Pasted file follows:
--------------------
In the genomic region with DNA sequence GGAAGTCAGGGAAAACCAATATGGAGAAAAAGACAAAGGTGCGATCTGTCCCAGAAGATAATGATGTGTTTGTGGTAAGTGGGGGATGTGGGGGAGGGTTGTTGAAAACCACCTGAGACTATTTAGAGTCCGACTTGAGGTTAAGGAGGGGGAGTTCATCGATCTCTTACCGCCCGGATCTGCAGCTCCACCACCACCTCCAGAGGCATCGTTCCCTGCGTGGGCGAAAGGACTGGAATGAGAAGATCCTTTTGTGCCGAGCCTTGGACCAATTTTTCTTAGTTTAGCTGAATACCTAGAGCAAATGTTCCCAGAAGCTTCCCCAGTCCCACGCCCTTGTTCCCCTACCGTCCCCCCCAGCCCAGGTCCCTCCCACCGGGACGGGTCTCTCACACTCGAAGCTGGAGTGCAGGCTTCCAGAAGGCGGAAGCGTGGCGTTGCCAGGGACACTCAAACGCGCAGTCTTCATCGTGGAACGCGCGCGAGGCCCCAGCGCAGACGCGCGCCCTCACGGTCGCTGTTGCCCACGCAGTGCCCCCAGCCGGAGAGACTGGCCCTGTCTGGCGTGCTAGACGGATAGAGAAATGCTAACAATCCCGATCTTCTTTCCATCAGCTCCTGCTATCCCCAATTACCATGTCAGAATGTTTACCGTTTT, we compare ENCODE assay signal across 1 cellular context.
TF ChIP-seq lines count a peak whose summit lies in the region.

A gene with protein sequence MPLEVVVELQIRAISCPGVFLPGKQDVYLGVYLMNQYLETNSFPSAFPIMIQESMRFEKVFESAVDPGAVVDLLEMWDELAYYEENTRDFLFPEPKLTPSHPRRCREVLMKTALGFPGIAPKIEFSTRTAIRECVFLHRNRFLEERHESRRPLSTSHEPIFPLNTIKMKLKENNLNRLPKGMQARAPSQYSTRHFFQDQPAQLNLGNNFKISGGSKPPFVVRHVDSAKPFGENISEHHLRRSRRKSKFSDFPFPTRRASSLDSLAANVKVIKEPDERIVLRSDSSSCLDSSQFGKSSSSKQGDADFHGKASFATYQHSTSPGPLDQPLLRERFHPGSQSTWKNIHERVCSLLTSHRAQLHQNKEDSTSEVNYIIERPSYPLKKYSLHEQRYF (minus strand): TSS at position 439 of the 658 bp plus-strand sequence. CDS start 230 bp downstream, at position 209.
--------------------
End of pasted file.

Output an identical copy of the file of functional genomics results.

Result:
In the genomic region with DNA sequence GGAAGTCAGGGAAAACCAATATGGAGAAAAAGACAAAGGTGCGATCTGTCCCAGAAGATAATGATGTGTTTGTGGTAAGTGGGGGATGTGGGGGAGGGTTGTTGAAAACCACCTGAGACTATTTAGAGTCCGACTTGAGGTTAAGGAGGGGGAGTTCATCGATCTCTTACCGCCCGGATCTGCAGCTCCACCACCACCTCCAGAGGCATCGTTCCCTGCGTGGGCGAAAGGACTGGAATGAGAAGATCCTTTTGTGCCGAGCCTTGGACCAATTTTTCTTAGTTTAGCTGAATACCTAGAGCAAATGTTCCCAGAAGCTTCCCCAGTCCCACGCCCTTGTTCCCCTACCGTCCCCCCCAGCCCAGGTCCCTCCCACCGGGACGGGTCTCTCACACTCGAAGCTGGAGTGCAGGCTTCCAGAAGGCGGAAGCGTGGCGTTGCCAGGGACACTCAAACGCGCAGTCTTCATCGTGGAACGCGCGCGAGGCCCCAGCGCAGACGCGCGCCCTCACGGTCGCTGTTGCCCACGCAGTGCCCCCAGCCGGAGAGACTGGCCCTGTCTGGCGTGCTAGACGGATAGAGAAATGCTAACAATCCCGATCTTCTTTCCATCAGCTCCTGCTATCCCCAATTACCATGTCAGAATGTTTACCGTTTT, we compare ENCODE assay signal across 1 cellular context.
TF ChIP-seq lines count a peak whose summit lies in the region.

A gene with protein sequence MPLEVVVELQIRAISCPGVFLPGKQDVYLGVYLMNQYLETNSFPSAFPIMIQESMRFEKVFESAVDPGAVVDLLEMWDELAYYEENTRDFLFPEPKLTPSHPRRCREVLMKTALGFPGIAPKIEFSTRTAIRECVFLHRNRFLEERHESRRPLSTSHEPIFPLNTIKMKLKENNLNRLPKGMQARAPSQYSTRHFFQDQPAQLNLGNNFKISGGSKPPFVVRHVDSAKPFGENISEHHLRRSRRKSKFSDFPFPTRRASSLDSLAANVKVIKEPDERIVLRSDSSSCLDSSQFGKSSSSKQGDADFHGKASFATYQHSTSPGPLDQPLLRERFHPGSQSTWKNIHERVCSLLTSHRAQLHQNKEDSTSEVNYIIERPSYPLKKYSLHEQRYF (minus strand): TSS at position 439 of the 658 bp plus-strand sequence. CDS start 230 bp downstream, at position 209.